FLUSHING MEADOWS, N.Y. —It was a match between two former No. 1 players, each seeking her third U.S. Open championship.
It was also a match between a 30-year-old and the mother of a 2-year-old.
Friday's U.S. Open semifinal between third-seeded Venus Williams and defending champion Kim Clijsters showcased the power of women's tennis as well as its costly bouts of nerves, with dramatic swings of momentum over 2 hours 23 minutes before a rapt audience at Arthur Ashe Stadium.
Its only shortcoming is that it wasn't the women's final of the U.S. Open, which hasn't seen a closely contested, three-set match since 1995, when Steffi Graf beat Monica Seles.
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On Friday, it was Clijsters who prevailed 4-6, 7-6 (7-2), 6-4, by playing gritty defense and capitalizing on Williams's erratic serving at critical junctures to earn a spot in tonight's final.
Clijsters, the No. 2 seed, will face seventh-seeded Vera Zvonareva, who upset the 2009 finalist and No. 1 seed Caroline Wozniacki 6-4, 6-3, earlier in the day.
Clijsters holds a 5-2 edge in her previous meetings with Zvonareva, who also reached the Wimbledon final in July, falling to Serena Williams in straight sets.
Clijsters vs. Zvonareva is hardly the marquee matchup CBS executives had in mind when they proposed moving the U.S. Open women's final to prime-time Saturday night a decade ago. At that time, Venus and Serena dominated the sport and seemed likely to do so for some time.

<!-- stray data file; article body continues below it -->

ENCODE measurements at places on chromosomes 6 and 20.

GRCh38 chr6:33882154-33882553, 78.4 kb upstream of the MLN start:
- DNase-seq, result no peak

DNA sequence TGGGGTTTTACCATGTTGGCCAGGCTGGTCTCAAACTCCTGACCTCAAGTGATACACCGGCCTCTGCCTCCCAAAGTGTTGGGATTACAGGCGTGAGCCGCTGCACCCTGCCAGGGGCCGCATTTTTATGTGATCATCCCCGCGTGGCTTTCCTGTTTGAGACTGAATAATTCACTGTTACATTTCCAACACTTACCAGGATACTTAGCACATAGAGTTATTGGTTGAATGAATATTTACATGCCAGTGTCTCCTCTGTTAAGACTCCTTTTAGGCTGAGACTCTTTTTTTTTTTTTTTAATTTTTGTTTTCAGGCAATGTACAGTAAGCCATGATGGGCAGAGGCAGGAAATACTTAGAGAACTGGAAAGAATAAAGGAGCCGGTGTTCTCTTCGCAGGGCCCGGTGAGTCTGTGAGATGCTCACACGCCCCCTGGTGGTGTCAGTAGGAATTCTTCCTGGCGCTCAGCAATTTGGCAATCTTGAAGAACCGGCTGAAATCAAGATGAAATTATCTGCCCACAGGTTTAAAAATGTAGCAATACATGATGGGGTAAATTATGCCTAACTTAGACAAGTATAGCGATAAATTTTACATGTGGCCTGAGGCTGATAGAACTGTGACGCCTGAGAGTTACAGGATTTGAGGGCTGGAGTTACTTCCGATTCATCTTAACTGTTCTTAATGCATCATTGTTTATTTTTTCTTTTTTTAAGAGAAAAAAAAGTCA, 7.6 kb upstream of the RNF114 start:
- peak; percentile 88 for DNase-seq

This year's U.S. Open women's field was denied a good bit of its luster the moment Serena, currently ranked No. 1 in the world, withdrew to recover from foot surgery in July.
And Venus's prospects were in question from the start given that she hadn't competed in two months, taking an eight-week break after Wimbledon to rest her chronically ailing left knee.
She did remarkably well to reach the tournament's final four, and did so without losing a set.
But after a strong start, Williams lost her bearings on her serve amid yet another day of gusting winds, double-faulting twice in a calamitous second-set tiebreak.
Afterward, she conceded that the pressure of the tiebreak was a factor, as well as the wind and her hiatus from competition this summer.
"Obviously I didn't have as much time to train as many of the others," said Williams, who committed 50 unforced errors to Clijsters's 43. "I started out really slow, just an hour a day. I had a good 10 days of practice before this event. I just wish I could have played the bigger points a little better."
After splitting the first two sets, Williams and Clijsters traded service breaks in an edgy third set.
The score knotted at 4-4, Clijsters got the go-ahead break on a perfectly struck topspin lob after Williams charged the net and struck a volley that, for a moment, looked to be sailing well beyond the baseline. But it dropped in, and Clijsters flicked it over Williams's 6-foot-1 frame. Williams, one of the game's more explosive movers, spun and raced toward the baseline but couldn't retrieve it.
In Friday's earlier semifinal, Wozniacki, 20, was frequently a step slow against Zvonareva, who got an early break and closed the first set with ease on an authoritative volley.
Wozniacki's normally reliable forehand broke down as the match unfolded and quickly slipped away in 85 minutes.
"I was really trying," Wozniacki said. "I was really trying to move my legs even more, trying to get into this rhythm where I could lead in this game. But, you know, she was really strong today and she played really well."
Today's action at the U.S. Open will start with the first of the two men's semifinals: top seed Rafael Nadal taking on 12th-seeded Mikhail Youzhny of Russia. That will be followed by five-time U.S. Open champion Roger Federer vs. Serbia's Novak Djokovic.